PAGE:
“I interviewed Annabella Sciorra, and she said that she never had an experience like working with you on Jungle Fever, because afterwards, people were always calling her and telling her that you said this or that, all kinds of bad shit, and that when she spoke to you, you said that that’s just the way it is when people worked with you, that rumors run rampant.”
“Really?” asks Spike, “because some of that stuff was true.” Big laugh. “I’m gonna be honest, we didn’t get along. And the reason is that Annabella was in a different movie. She was not in concert with what Wesley [Snipes] and I wanted to do with this role. This film was about two people, an interracial couple, who come together for all the wrong reasons. The reasons being based on sexual mythology. I think that during the course of the film, Annabella’s character, Angie, learns to love Flipper. But, at the beginning of the film, she’s attracted to him because of all the things she’s heard about black men having blig dicks…”
“You said ‘blig dicks.'”
“Jesus Martha, okay, I meant big dicks. And that they know how to fuck. And Flipper’s attracted to her because, growing up, the white woman has been the epitome of beauty. That’s what he’s been told by the media. This is not to say that all interracial couples are like this. Of course not. The couple played by John Turturro and Tyra Ferrell, I think that couple had genuine feelings about each other. But Annabella chose not to play it that way.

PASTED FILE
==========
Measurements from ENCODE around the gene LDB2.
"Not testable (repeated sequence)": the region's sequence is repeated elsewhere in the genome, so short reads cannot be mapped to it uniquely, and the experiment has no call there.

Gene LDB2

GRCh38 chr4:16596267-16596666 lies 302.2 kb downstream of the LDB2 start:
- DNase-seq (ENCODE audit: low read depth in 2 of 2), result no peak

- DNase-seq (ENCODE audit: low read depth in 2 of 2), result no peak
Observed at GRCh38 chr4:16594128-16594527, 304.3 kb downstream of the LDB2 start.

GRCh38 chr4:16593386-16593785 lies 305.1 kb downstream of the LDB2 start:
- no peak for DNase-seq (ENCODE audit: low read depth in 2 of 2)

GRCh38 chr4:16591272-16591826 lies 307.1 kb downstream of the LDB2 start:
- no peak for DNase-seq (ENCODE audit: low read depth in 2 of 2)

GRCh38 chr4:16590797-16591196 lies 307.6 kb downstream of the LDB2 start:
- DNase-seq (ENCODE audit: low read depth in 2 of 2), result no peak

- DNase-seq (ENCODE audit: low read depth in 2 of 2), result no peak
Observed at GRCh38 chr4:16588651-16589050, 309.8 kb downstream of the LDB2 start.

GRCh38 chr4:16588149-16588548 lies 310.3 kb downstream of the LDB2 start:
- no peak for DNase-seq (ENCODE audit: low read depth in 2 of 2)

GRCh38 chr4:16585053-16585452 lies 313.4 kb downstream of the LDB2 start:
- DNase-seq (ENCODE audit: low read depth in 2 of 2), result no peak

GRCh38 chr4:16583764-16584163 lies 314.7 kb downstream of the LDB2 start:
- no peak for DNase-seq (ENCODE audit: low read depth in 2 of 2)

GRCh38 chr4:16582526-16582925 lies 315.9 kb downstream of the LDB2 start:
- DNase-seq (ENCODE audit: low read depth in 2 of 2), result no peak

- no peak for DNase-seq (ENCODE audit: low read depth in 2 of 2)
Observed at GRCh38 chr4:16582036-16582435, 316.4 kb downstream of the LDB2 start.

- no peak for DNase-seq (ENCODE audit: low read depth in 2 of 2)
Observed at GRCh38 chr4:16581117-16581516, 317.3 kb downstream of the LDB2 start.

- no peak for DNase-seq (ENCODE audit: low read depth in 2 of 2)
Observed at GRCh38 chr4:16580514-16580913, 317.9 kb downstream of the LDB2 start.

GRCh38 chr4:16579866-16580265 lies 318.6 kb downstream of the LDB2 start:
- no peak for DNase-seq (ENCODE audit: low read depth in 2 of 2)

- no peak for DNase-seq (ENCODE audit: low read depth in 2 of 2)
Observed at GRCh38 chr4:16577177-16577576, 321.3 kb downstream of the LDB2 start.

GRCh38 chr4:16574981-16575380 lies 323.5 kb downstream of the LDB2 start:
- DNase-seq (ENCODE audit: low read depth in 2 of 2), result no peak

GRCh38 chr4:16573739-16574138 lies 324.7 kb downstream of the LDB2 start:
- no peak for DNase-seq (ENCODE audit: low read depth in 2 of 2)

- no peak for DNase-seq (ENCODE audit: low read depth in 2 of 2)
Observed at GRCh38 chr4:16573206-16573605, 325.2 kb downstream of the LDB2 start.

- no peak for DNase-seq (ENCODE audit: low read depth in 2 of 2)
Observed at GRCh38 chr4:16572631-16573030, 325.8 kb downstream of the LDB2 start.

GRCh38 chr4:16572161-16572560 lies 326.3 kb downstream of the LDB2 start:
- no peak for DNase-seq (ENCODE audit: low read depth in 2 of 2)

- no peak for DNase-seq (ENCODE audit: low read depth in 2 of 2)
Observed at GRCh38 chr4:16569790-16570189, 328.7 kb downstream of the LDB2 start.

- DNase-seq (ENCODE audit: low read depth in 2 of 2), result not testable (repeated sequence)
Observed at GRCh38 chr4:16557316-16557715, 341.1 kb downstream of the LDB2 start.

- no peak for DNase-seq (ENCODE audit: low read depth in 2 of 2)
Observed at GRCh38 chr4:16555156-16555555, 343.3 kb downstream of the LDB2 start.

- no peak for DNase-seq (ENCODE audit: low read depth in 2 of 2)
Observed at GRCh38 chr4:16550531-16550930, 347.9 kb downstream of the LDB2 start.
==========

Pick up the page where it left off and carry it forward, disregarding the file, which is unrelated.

“Maybe she didn’t buy into the jungle fever mystique,” I say, coming to her defense.
“Then she should have told me earlier, because I stressed from the beginning that this was what I wanted.”
“Well, she told me she liked you and got along fine with you.”
Spike is having none of this sisterhood. “I’m amazed the film turned out as well as it did, because she was in another film entirely. Me and Wes were telling her about how black men got lynched in the South, they also got castrated. That it was this whole sexual fear. And she would look at us with her eyes all big, she didn’t know nothing about this shit. It was all news to her. She was her own worst enemy …”